By LAURA JONES and JORDI MORGAN
Small Business Week is typically an opportunity to celebrate the local businesses that make our communities unique: the barbershop that always gets your hair just right, the independent grocer that sponsors your kid's hockey team, the print shop down the street that gave you your first job.
This year, things are very different, as small-business owners have been facing extraordinary challenges. Pummelled by months of closures and restrictions, many have had to lay off valued staff and struggled to hire them back. Sales remain dangerously low, with only 30 per cent back to taking in what they did before the pandemic. Some were never able to reopen. Others are barely holding on.
Entrepreneurs in the Atlantic provinces have done an amazing job of adjusting to an extraordinary new reality. With fewer staff, revenues slashed, fewer customers and disrupted supply chains, they have stepped up and helped create the best public health outcomes in the country. All Atlantic Canadians can be proud of the efforts made to keep our infection rates near zero, but the small-business sector deserves special praise. What is most surprising is how they adapted their methods of doing business and showed remarkable resiliency in doing so.
Some have just handed in the keys. According to our most recent research, 14 per cent are actively considering winding down their business or filing for bankruptcy.
Government has played an important role in keeping many firms afloat. The federal programs extended this month will go a long way toward providing a lifeline for many. The provincial government also has a role to play in understanding how they can help the most vulnerable operate with fewer barriers by reducing red tape and not adding additional costs to conducting business. We are still a long way from being out of the woods and, as the weather turns colder, so will the economic outlook for many.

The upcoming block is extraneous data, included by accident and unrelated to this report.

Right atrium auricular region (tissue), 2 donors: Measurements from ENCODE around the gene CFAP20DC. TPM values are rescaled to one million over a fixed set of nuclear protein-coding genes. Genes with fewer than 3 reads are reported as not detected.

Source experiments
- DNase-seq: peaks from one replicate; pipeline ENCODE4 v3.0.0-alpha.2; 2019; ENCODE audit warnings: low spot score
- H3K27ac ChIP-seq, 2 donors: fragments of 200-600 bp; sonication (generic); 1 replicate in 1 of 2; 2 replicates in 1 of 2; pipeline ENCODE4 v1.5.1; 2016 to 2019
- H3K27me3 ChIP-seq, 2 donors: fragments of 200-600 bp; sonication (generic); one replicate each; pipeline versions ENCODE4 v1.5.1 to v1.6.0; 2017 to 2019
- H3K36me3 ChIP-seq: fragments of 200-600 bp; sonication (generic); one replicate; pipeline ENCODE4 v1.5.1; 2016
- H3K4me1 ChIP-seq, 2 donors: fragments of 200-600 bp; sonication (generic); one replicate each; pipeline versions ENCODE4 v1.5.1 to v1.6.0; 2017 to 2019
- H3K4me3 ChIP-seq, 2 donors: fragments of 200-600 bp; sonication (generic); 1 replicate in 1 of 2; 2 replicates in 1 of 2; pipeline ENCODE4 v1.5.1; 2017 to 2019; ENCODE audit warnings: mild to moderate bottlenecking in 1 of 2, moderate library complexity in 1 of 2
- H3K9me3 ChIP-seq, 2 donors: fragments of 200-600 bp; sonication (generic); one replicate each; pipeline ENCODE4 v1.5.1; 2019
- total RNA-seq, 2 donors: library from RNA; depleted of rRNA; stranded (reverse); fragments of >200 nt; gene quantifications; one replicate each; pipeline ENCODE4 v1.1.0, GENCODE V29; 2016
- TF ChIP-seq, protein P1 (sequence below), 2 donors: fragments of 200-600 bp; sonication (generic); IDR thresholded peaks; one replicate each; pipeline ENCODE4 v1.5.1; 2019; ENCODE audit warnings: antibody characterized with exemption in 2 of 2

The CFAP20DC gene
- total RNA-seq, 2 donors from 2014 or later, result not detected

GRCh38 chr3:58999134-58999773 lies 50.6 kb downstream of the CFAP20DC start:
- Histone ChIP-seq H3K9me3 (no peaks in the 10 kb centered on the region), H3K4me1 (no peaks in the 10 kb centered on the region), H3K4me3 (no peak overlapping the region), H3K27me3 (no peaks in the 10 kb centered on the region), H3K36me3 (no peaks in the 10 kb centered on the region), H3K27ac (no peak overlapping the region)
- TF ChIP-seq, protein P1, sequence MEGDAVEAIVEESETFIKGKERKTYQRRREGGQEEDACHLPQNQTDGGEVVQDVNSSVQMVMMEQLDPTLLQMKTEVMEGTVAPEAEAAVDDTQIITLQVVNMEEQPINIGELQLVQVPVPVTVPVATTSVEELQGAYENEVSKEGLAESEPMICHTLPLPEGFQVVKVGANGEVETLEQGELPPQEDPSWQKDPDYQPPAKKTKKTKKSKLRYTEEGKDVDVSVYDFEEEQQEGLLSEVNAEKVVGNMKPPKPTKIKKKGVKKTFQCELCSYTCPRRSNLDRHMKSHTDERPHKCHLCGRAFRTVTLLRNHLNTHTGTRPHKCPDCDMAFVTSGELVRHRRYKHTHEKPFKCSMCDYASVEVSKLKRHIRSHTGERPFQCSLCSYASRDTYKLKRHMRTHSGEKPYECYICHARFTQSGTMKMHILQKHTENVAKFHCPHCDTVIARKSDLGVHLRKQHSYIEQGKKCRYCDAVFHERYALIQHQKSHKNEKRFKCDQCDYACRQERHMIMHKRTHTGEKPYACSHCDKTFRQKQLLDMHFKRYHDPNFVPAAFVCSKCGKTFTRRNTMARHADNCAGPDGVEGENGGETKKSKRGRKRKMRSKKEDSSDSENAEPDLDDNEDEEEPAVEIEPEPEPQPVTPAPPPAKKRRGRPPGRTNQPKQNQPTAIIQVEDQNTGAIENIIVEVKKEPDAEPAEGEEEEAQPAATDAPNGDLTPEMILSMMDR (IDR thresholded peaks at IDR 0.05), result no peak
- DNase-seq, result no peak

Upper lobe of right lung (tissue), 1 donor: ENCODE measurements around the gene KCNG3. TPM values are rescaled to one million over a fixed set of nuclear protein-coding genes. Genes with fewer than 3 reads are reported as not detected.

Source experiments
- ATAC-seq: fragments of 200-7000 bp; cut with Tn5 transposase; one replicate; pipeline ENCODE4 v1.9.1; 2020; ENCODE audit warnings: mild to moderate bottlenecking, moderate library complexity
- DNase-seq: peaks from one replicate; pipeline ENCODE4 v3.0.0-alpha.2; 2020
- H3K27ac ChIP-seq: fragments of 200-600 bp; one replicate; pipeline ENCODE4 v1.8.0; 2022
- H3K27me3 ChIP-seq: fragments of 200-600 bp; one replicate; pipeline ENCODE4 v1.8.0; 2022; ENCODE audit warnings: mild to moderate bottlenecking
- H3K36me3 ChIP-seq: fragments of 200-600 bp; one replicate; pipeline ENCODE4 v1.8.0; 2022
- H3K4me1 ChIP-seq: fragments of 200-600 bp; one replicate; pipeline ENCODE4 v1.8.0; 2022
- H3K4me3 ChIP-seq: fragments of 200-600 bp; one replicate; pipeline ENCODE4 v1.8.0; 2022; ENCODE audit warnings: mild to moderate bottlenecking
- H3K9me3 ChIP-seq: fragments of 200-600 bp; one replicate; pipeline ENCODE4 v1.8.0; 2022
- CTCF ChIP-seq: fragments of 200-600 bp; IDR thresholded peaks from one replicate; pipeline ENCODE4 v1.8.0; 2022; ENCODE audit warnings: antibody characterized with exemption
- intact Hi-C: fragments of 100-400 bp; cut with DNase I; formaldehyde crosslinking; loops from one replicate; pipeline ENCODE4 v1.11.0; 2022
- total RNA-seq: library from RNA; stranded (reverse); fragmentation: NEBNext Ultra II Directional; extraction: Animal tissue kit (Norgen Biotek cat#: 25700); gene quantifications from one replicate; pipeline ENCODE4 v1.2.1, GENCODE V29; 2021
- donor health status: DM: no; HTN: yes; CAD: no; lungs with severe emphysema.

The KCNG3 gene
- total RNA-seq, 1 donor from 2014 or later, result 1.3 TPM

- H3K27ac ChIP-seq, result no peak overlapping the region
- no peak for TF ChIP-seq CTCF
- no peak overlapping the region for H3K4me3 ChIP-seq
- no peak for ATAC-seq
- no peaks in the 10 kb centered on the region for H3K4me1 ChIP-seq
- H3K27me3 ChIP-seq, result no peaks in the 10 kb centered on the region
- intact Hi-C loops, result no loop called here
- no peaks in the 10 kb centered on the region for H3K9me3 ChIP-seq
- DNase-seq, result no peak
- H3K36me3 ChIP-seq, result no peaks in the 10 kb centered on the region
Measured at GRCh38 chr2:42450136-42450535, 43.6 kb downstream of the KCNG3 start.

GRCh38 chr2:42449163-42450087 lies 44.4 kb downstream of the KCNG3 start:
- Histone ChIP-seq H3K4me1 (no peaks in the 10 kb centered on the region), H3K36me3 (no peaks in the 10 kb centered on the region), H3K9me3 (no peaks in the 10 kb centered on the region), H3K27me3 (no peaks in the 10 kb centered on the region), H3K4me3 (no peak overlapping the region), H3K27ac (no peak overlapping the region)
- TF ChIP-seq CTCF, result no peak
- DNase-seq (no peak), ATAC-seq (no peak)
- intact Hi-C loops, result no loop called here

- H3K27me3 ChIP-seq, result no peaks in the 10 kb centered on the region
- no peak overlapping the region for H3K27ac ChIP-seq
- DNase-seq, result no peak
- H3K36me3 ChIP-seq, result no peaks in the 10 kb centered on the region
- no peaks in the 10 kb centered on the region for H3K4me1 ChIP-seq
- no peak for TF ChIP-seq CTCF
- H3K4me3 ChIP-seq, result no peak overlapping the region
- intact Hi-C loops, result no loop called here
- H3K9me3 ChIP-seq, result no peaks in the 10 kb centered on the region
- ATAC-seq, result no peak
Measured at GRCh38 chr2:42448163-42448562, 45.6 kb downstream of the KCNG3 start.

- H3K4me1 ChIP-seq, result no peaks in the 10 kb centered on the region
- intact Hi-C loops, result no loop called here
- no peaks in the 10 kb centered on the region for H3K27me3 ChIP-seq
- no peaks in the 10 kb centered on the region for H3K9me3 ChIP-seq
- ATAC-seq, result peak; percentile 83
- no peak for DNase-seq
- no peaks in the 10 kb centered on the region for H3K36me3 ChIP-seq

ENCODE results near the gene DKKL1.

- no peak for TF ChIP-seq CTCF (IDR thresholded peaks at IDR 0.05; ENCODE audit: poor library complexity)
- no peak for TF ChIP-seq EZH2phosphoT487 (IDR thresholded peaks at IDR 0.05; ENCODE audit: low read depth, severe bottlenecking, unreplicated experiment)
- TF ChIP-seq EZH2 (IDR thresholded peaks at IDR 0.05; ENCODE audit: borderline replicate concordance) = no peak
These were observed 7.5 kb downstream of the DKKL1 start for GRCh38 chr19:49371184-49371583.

Over the past months, small firms in your community have complied with public health orders at great personal cost because they care and want to protect their customers and their employees. They are doing their part, with physical distancing, increased sanitization and personal protective equipment in place. That's why this Small Business Week, it's more important than ever that Atlantic Canadians step up to thank them for the work they do and show our support.
CFIB has launched the #Smallbusinesseveryday campaign to encourage Canadians to do just that. As we get into the holiday season, we hope you'll make a point of supporting your local independent businesses.
They will thank you for making the effort. In fact, in a recent CFIB survey, business owners expressed how grateful they are for their customers' support.
One said: “Thank you for your loyalty. The day that we closed our doors, we sent our staff home, saying we'll pay them until the middle of April. Our customers went online the very next day. We had to call our staff back in and we are all working ever since. The frequent inquiries on how we are doing are much appreciated. We can't do it without them.”
CFIB has launched the Big Thank You contest this week. Consumers can enter to win a box of goodies by nominating their favourite business at smallbusinesseveryday.ca. There is no better time to celebrate the power of gratitude and support our Atlantic Canadian communities.
Laura Jones is executive vice-president and chief strategic officer and Jordi Morgan is Atlantic vice-president at the Canadian Federation of Independent Business.